- Don't allow anyone remote access to your computer unless you contacted them for a real problem you know about - even if they claim to be from a well-known company, such as a telecommunications or computer company, technical support service provider or even a bank.. Scammers will often ask you to turn on your computer to fix a problem or install a free upgrade, which is actually malware that will give them access to your passwords, personal details and other sensitive information.
- Don’t be pressured into making decisions about your money or investments - Do your own research on an investment company and check out www.moneysmart.gov.au to see if they have an Australian Financial Services Licence.
- Be wary of unusual payment requests - Scammers will often ask you to use an unusual payment method, including preloaded debit cards, gift cards, wire transfers or cryptocurrencies.
- Don’t send money or give your bank or personal details to anyone you don’t know or trust - Also never agree to transfer money or goods for someone else: money laundering is a criminal offence.
- Beware of emails requesting changes to payment account details. Verbally validate these requests by calling a number you trust or have sourced independently - NEVER use the contact details provided in the email.
- Keep your personal details secure - Put a lock on your mailbox and shred important documents before throwing them out. Keep your passwords safe and avoid sharing personal information on social media sites. Scammers can use your information and pictures to steal your identity or to target you with a scam.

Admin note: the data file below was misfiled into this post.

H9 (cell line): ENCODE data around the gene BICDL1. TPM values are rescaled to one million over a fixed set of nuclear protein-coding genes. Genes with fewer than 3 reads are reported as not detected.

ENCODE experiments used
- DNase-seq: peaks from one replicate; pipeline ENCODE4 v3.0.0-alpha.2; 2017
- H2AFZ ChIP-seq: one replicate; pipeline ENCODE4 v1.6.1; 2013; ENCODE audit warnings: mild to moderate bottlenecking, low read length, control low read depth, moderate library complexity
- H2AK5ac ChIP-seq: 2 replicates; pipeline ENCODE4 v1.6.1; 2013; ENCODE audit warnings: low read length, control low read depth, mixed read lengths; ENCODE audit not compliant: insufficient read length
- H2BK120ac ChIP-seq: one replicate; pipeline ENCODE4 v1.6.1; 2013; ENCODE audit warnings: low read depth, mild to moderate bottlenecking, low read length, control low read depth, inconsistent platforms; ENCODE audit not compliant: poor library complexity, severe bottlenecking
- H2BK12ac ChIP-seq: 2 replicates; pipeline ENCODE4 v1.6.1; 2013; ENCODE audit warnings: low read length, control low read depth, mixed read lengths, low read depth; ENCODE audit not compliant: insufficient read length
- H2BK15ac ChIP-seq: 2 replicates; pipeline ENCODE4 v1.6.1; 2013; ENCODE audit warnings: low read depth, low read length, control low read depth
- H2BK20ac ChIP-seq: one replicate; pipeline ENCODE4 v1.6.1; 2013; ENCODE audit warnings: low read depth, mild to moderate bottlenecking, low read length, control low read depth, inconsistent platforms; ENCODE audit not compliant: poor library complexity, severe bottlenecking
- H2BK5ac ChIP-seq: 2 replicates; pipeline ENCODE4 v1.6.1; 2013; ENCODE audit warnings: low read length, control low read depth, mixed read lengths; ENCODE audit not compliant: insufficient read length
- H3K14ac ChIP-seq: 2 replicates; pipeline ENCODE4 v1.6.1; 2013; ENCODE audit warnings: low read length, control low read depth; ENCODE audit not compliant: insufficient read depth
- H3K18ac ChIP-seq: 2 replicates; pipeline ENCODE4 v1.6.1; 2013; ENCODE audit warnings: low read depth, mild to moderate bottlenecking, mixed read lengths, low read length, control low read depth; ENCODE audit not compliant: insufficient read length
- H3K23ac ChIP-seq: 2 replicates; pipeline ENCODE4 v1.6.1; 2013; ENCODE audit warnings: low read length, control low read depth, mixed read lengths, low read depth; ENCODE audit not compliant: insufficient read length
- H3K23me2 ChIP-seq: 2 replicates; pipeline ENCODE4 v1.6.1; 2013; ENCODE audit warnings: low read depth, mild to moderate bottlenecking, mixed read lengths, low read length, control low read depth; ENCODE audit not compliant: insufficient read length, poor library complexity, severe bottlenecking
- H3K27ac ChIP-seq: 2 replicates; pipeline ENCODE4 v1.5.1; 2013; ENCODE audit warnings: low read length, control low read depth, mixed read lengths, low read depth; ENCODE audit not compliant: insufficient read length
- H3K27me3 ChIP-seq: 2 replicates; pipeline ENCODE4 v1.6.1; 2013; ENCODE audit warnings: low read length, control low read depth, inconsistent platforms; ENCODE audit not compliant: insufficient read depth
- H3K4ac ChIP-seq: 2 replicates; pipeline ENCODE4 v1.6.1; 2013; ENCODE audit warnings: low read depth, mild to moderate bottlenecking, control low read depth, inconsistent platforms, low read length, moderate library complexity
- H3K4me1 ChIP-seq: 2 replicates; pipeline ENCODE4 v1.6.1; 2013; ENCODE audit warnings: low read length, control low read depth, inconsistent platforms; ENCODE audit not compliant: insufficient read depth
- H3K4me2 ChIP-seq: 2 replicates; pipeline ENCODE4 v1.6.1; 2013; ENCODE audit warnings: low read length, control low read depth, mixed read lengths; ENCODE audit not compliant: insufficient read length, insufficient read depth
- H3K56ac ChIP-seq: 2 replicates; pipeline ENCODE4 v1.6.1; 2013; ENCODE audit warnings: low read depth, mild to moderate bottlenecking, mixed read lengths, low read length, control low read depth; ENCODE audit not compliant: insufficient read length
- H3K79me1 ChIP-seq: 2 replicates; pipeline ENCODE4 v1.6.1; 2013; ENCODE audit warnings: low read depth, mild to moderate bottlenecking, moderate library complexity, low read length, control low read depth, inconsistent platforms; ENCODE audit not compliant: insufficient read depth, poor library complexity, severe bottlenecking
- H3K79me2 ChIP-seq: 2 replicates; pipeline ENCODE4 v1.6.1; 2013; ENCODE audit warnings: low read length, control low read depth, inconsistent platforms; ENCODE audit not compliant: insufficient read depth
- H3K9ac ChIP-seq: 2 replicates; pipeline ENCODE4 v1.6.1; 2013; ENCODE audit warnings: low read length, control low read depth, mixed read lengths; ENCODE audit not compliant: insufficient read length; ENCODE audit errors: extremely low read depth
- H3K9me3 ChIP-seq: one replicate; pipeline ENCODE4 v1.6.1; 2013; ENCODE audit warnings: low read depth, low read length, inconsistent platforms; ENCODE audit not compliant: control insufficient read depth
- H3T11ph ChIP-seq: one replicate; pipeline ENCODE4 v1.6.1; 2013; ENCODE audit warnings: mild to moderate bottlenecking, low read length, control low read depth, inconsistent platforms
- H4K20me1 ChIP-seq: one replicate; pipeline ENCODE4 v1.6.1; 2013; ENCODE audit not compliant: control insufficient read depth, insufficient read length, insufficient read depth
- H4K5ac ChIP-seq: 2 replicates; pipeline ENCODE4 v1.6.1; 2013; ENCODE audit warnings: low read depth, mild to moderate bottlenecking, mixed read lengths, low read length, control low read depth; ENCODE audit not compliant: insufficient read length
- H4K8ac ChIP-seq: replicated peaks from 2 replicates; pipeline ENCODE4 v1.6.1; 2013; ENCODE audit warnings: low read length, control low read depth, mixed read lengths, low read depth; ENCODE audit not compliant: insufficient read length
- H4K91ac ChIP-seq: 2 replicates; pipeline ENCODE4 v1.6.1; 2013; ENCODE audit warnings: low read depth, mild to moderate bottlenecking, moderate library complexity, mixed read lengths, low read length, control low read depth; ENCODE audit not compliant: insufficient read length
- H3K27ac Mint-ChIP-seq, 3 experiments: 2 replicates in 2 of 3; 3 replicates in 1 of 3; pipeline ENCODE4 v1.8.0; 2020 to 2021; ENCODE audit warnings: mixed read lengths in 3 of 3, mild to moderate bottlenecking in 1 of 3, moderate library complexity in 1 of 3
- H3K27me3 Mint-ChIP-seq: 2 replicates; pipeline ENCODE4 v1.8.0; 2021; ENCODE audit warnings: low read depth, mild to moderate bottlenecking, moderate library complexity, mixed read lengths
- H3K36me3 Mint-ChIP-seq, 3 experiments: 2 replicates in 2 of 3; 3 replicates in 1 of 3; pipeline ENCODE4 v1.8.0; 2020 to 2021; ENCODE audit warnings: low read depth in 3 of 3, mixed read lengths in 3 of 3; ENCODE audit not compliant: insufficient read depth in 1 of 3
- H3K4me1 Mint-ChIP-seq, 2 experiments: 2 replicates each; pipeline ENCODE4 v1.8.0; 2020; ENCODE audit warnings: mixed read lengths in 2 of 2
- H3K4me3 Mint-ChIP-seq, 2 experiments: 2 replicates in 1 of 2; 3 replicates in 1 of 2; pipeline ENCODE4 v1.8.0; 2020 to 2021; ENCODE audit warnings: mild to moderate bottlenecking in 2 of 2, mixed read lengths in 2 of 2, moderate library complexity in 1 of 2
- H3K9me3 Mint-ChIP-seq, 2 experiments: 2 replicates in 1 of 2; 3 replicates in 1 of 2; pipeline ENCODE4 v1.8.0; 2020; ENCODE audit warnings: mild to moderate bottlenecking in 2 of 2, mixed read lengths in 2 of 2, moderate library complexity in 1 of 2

- Keep your mobile devices and computers secure - Use password protection, strong passwords, update your security software and back up your content. Protect your Wi-Fi network with a password and avoid using public computers for things like online banking or activities where you are transmitting personal and financial details.
- Avoid using public Wi-Fi particularly when doing online banking or sending or receiving personal information. It is not secure
- Be careful when shopping online - Beware of offers that seem too good to be true, and always use an online shopping service that you know and trust. Use secure payment methods such as credit card or PayPal.
If you've lost money or given your personal details to a scammer, there are steps you can take straight away to limit the damage and protect yourself from further loss.
- If you’ve sent money or shared your banking or credit card details, contact us immediately.
- If you’ve given your personal information to a scammer, visit IDCARE (www.idcare.org), Australia and New Zealand’s not-for-profit national identity and cyber support service. IDCARE can work with you to develop a specific response plan to your situation and support you through the process.
- Take the time to warn your friends and family about these scams.
- If the scam occurred on social media, report it to the social media platform.
Register for Australian Government’s SCAMwatch email alerts to get updates on the latest types of scams targeting Australian consumers and small business.
For more information about these scams, where to get help or to report a scam, visit the Scamwatch website.